Series 7. Autograph books, guest books, and scrapbooks. The autograph book of Grace E. Shimm Cummings includes autographs from Amelia Douglass, Lewis B. Douglass, Charles R. Douglass, W. H. Clair, and Francis J. Grimke. The scrapbook of Grace E. Shimm Cummings and Erminie F. Shimm consists primarily of clippings, and was assembled from an old teacher's book with a student registration and punishment pages still intact at the back.

Series 8. Miscellaneous items in the collection including artwork, a coin purse, a piece of handwoven cloth belonging to Catherine Nelson's great grandmother, and leather hair curlers.

Series 9: The textiles are chiefly christening gowns, children's garments, and an apron. Several garments belonged to Joyce Ethel Cummings Hodges, Charlene Hodges Byrd, and Elizabeth N. Thomas. There is also a doll that belonged to Amelia Douglass's niece, Kitty Cromwell.

Series 10. Photographs include pictures of Charlene Hodges Byrd, Joyce Ethel Hodges Cummings, Frederick Douglass, Elizabeth Dews Hodges, Charles Gilmor Cummings, Grace E. Shimm Cummings, Erminie F. Shimm, and other friends and relatives of the Byrd, Hodges, Cummings, Douglass, and Shimm families. Subjects are primarily portraits and candids, along with some wedding, baby, and school pictures. While some of the photographs are annotated, many of the individuals are unidentified. Included are vintage photographs, cabinet cards, cartes-de-visites, tintypes, daguerreotypes, and negatives.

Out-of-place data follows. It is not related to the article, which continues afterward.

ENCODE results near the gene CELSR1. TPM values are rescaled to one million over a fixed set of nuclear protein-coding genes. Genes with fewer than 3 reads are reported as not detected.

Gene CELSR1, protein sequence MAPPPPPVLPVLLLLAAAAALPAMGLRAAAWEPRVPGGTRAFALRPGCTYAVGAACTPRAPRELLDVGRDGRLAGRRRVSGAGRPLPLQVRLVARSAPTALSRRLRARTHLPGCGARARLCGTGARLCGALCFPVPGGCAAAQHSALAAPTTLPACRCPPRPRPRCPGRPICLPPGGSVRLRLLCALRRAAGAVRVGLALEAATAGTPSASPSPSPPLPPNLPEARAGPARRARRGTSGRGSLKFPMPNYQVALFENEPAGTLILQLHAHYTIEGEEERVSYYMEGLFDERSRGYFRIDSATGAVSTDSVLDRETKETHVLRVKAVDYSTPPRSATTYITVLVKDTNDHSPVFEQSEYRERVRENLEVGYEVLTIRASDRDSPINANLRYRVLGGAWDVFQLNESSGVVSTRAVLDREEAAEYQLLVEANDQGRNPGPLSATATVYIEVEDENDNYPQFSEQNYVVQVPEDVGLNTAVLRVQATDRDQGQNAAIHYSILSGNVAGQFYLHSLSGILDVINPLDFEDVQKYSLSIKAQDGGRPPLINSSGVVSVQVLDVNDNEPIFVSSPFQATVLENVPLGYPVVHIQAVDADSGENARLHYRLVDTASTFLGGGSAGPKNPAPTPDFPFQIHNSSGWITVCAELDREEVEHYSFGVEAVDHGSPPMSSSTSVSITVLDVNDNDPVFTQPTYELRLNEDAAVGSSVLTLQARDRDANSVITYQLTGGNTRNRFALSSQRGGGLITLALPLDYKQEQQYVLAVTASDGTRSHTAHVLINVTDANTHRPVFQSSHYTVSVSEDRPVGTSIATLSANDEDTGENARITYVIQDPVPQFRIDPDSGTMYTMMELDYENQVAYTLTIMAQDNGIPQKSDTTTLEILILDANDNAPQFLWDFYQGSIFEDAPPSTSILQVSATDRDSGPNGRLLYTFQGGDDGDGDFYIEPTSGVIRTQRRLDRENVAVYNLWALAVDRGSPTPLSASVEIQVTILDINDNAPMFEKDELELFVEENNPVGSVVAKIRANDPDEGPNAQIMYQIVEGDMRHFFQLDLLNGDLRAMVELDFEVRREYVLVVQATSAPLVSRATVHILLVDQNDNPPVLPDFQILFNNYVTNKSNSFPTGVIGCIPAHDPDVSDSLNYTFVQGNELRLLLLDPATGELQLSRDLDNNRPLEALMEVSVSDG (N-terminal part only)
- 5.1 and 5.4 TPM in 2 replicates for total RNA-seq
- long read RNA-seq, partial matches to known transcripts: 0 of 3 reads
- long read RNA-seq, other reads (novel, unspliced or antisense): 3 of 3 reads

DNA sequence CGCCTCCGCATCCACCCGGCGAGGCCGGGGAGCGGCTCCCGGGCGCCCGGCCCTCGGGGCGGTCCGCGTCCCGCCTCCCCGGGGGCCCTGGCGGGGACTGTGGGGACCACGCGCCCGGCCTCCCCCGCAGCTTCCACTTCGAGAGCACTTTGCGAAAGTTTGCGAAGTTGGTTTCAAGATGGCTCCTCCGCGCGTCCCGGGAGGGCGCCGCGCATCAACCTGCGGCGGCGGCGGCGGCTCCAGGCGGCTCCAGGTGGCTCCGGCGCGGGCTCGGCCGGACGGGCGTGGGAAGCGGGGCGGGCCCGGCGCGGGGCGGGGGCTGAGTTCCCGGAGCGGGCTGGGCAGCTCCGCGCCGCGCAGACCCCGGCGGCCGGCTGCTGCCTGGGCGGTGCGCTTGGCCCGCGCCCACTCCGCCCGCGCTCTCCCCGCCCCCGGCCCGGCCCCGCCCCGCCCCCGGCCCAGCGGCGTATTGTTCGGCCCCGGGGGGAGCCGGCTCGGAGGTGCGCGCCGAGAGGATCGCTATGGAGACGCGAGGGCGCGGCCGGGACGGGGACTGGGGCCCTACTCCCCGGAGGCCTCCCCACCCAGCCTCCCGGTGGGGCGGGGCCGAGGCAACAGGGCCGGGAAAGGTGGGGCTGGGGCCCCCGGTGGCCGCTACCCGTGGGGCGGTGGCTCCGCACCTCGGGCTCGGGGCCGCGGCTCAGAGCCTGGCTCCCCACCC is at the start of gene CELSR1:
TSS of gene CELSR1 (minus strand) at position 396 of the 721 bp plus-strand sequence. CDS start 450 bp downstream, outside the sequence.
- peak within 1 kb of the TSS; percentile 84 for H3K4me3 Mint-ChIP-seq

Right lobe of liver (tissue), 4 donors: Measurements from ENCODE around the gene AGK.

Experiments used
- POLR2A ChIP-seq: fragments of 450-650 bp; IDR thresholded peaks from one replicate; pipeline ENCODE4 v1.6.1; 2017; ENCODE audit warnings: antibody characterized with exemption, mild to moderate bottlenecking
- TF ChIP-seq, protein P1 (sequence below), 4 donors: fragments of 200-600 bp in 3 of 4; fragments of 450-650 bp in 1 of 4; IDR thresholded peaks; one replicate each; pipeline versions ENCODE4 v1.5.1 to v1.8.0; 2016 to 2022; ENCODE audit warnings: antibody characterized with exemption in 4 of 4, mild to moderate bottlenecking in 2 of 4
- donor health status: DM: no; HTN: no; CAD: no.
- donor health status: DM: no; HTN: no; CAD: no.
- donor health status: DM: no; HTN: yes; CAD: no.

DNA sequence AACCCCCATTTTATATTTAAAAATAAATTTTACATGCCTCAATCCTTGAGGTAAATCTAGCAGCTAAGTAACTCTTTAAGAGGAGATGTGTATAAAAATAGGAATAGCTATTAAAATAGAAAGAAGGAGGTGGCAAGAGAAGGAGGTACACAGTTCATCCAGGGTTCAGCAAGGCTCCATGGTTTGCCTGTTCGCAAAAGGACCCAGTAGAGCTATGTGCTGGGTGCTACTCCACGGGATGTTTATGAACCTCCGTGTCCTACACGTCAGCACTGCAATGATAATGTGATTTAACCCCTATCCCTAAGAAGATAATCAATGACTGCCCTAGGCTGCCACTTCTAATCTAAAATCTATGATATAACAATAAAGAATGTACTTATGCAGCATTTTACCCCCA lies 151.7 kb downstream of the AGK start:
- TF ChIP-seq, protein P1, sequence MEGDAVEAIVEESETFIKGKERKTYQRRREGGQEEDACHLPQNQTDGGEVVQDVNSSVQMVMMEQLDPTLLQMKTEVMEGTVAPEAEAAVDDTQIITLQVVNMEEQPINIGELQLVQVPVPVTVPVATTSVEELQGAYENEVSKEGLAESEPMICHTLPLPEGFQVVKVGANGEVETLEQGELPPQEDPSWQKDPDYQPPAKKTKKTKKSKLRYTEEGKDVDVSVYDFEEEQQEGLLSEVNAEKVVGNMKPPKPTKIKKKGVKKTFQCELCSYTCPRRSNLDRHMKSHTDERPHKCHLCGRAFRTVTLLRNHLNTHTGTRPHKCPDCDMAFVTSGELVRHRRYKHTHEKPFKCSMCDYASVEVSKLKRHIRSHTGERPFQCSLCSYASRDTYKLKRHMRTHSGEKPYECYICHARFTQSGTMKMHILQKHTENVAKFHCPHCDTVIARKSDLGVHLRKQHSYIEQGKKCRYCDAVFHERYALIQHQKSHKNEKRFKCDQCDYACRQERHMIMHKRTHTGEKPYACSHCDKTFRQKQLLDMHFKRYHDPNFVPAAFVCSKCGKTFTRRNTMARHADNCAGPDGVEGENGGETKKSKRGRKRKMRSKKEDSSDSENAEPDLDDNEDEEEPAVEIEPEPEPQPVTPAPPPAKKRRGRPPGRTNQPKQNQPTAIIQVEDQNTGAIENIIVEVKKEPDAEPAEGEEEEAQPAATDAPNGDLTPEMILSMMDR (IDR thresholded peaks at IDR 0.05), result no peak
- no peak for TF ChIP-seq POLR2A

Biographical / Historical:
The Shimm, Thomas, Cummings, Hodges, Davage, and related African American families chiefly lived in Virginia, Pennsylvania, Maryland, and Washington, D.C. Numerous family members worked as teachers, barbers, or in the service industry. They were active in local churches and service organizations, and had established friendships with local church leaders as well as with Frederick Douglass and his family.

The Shimm and Thomas families were located in Virginia, Pennsylvania, Maryland, and Washington, D.C. The Thomas family can be traced back to Philip Nelson, who owned property in Leesburg, Virginia and Philadelphia, Pennsylvania. Family genealogical papers list Nelson as a descendent of British Admiral Horatio Nelson. This lineage, however, is not supported in publically available family histories of Horatio Nelson. Philip Nelson and his wife Araminta had five children: Catherine (b. 1805?), William, Levi (b. 1820?), Henrietta, and Grayson.